Simulation training for tomorrow

This article has photo gallery Published on LEUT Tony White (author), LEUT Harley Slatter (author), POIS Yuri Ramsey (photographer)

Location(s): HMAS Watson, NSW

Topic(s): Training, HMAS Watson

Lieutenant Chris Standon instructs Midshipman Harrion Rees in the bridge simulator at HMAS Watson.  (photo: POIS Yuri Ramsey)
Lieutenant Chris Standon instructs Midshipman Harrion Rees in the bridge simulator at HMAS Watson.

The Bridge Training Faculty at HMAS Watson, on the south head of Sydney Harbour, has used simulation systems to deliver effective training to sailors and officers throughout Navy for years but recently the ability to increase training throughput with simulation has been given a boost.

Lieutenant John Gregory, Second-in-Charge at the Navy’s Bridge Training Faculty said from July the capacity to train Junior Warfare Application Course Phase IV officers had increased by a third.

“With our new systems and trainer development we have the potential to further increase capacity to 54 trainees per course,” Lieutenant Gregory said.

The new capability is the result of installing two new bridge simulators, one full mission simulator and one partial mission simulator to meet increased training demands.

“The new simulators also provide ships the ability to conduct further collective bridge training in between the courses.”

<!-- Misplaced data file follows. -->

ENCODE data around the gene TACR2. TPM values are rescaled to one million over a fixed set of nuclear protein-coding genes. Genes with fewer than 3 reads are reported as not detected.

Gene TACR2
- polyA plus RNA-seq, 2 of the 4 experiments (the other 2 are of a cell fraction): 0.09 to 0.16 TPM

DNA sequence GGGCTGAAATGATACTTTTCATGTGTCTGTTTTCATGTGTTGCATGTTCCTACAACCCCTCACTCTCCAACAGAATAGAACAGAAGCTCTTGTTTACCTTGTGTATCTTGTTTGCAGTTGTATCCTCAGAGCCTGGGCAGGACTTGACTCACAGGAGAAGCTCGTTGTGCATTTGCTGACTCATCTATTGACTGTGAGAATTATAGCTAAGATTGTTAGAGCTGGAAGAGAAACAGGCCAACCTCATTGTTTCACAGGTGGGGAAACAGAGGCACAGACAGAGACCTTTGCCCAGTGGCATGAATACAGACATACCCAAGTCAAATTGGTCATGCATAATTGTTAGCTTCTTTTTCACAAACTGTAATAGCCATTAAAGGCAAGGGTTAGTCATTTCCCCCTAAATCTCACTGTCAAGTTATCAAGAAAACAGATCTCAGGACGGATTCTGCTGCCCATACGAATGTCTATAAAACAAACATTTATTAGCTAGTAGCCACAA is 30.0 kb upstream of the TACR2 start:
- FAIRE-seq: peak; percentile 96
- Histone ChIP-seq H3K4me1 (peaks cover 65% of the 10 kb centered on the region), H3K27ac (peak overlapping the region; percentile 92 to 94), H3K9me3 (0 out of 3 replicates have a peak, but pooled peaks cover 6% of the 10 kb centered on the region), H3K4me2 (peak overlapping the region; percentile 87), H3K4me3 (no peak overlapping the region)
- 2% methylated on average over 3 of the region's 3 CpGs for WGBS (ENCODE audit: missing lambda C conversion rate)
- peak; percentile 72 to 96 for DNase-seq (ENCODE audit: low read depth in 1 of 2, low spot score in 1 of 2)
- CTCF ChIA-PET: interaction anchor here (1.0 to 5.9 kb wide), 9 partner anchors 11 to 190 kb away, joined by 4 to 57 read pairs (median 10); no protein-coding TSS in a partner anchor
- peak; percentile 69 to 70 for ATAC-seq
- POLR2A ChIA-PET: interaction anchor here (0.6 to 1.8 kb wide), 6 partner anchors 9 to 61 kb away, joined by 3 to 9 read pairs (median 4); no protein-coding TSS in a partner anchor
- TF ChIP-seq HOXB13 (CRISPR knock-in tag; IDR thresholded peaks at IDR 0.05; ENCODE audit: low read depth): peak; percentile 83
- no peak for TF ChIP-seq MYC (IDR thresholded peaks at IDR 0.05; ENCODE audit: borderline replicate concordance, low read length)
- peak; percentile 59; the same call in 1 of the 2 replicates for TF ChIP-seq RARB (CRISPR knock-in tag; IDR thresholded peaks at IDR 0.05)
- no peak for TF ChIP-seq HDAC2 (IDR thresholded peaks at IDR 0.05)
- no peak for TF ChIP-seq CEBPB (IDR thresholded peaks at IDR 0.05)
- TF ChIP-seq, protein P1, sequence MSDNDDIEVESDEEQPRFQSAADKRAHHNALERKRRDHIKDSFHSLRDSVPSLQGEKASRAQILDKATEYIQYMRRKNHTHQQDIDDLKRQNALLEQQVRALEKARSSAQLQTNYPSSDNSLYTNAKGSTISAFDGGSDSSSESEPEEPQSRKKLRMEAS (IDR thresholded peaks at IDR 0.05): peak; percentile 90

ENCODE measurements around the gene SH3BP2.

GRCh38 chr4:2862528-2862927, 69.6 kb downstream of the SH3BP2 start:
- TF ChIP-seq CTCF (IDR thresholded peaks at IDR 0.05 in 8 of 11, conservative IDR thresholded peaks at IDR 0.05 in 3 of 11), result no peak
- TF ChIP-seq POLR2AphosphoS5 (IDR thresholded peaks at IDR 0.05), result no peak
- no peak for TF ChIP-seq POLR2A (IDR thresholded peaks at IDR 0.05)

Lieutenant Chris Standen uses these high technology simulators to teach the next generation of Maritime Warfare Officers how to manoeuvre warships in different situations.

As one of the team based at Watson, Lieutenant Standen also draws on his experience in operations patrolling our northern borders and tackling piracy off the East African coast to help train the groups he sees.

He joined Navy in 2007 to become a Maritime Warfare Officer himself, a role he has enjoyed since day one, and still thinks is the best job in Navy.

“Being a Maritime Warfare Officer means different challenges every day, with different opportunities to test yourself and your people”.

“These junior officers at Watson are just starting that journey but it’s one they won’t regret,” Lieutenant Standen said.

From December 2017 further upgrades will start to take place.

Advances in technology have allowed the removal of projectors and the use of LED screens.

The new simulation systems aim to provide increased realism of visuals to better reflect what life is like at sea.

Watson is one of four Navy bases on Sydney Harbour, and focuses on warfare training.

The base on South Head trains both officers and sailors in combat systems, navigation, bridge routines and systems through theory, simulation and practical activities.

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